Buttermilk Rolls

I always have about 200 ml of uncultured buttermilk left after making butter. It’s thin, cloudy, slightly sweet and buttery-tasting, very different from store-bought buttermilk. As a beverage, perfectly quenches thirst, cures a hangover and gives energy. It is also an amazing ingredient used in cooking and baking. The opportunities are endless with buttermilk. You can make waffles, pancakes, bread, scones and many more. I use my buttermilk to make rolls. They are light, fluffy and very soft after baking and dough is velvety – the best dough I’ve ever kneaded! Warm, fresh buttermilk rolls are absolutely delicious, ideal for breakfast with melting homemade butter. Find the recipe here...

Poppy Seed Roll

The poppy seed roll – or in other words – the poppy seed strudel - is a typical polish pastry usually prepared for Christmas and Easter.  It consists of sweet yeast dough filled with aromatic poppy seed paste which is full of nuts, dried fruits, almonds and resins. According to some old polish beliefs, poppy seeds eaten at Christmas Eve dinner brought happiness and prevented from evil, were also a symbol of fertility. Why is this pastry exceptionally delicious? Because of the balance between the thickness of the dough and the amount of the poppy seed paste - moist, naturally sweet and rich in nuts and fruits. Find the recipe here...

Simple sourdough bread

This is my everyday bread. Very comforting, healthy, delicious and far different from what is mostly available now in local shops. You can buy the sourdough loaves in many artisan bakeries across London, they are decent but unfortunately pretty expensive. Making the sourdough bread at home is neither costly nor difficult however requires a bit of patience, effort and experience. You can read a lot of recipes on the Internet and in cook books but the sourdough bread is something you learn by doing. Anyway, you need to start somehow so let’s get started together. Find the recipe here...

Sourdough starter

A sourdough starter - called here also levain - is a naturally fermenting mixture of flour and water. It contains a combination of Lactobacillus culture and wild yeasts. A levain produces a vigorous leaven and develops the flavour of the bread. You don’t need ready-to-make starter from a shop or mashed organic apples. The easiest way to make a fresh batch of starter is by combining rye or light rye flour and water and allowing the mixture to sit for a couple of days. The sourdough starter I have made and used for several years to bake my every day bread needs to be looked after and fed every day so patience of a cook is crucial. Find the recipe here...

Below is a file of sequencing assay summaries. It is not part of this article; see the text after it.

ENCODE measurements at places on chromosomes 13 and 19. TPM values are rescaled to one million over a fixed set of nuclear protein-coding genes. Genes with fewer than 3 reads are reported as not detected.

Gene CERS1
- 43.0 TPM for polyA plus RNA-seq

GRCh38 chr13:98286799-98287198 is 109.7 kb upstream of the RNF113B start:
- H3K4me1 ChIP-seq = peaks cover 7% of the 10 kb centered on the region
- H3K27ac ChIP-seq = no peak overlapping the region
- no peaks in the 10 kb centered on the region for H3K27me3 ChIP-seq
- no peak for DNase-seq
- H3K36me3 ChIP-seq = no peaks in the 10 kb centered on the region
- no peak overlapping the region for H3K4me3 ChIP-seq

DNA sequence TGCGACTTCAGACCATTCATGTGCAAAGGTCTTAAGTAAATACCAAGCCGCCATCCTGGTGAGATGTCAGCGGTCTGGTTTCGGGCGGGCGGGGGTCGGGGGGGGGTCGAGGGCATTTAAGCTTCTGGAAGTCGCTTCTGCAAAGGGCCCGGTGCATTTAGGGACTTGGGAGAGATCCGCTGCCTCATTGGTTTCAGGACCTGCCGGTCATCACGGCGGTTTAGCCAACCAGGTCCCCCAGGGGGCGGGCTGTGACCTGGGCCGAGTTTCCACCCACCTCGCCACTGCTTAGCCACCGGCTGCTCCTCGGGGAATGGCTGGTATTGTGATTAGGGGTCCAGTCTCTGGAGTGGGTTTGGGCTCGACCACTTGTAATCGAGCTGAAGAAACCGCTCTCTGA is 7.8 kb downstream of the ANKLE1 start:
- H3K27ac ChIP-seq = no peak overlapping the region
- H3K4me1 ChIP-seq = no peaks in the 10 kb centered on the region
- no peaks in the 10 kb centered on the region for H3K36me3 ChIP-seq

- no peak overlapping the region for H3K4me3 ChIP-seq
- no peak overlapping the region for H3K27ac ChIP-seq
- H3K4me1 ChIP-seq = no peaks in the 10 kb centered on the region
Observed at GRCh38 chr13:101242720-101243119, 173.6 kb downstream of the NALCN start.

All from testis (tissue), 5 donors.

Fresh Egg Pasta

Nothing compares to fresh egg pasta made at home. Any dried and fresh noodles that come from a plastic bag does not have that flavour as homemade one does. Once you try it, you will love it. Making fresh pasta from scratch is neither difficult nor time-consuming but a good recipe is essential. There are plenty of them in cookbooks and on the internet. Some call for oil, egg yolks, others for adding of water or salt. However, genuine sfolia - the stretched-out dough we know and which is popular in most countries - is made with flour and eggs and comes from an Italian region Emilia-Romana. Find the recipe here...

Chocolate Chip Cookies with Currants

White and brown chocolate chip cookies with currants are full of dark chocolate and sweet dried summer fruits. Simply bitter-sweet harmony. I am happy to announce that 200 cookies, homemade by Polly Eats London have been delivered today to Art Habitat as a part of its marketing campaign. The second equal batch of confectionery will be made and supplied next week. We are ready – all hands aboard - and look forward to this. Try to bake them yourself and you will never forget this amazing texture and taste. Find the recipe here...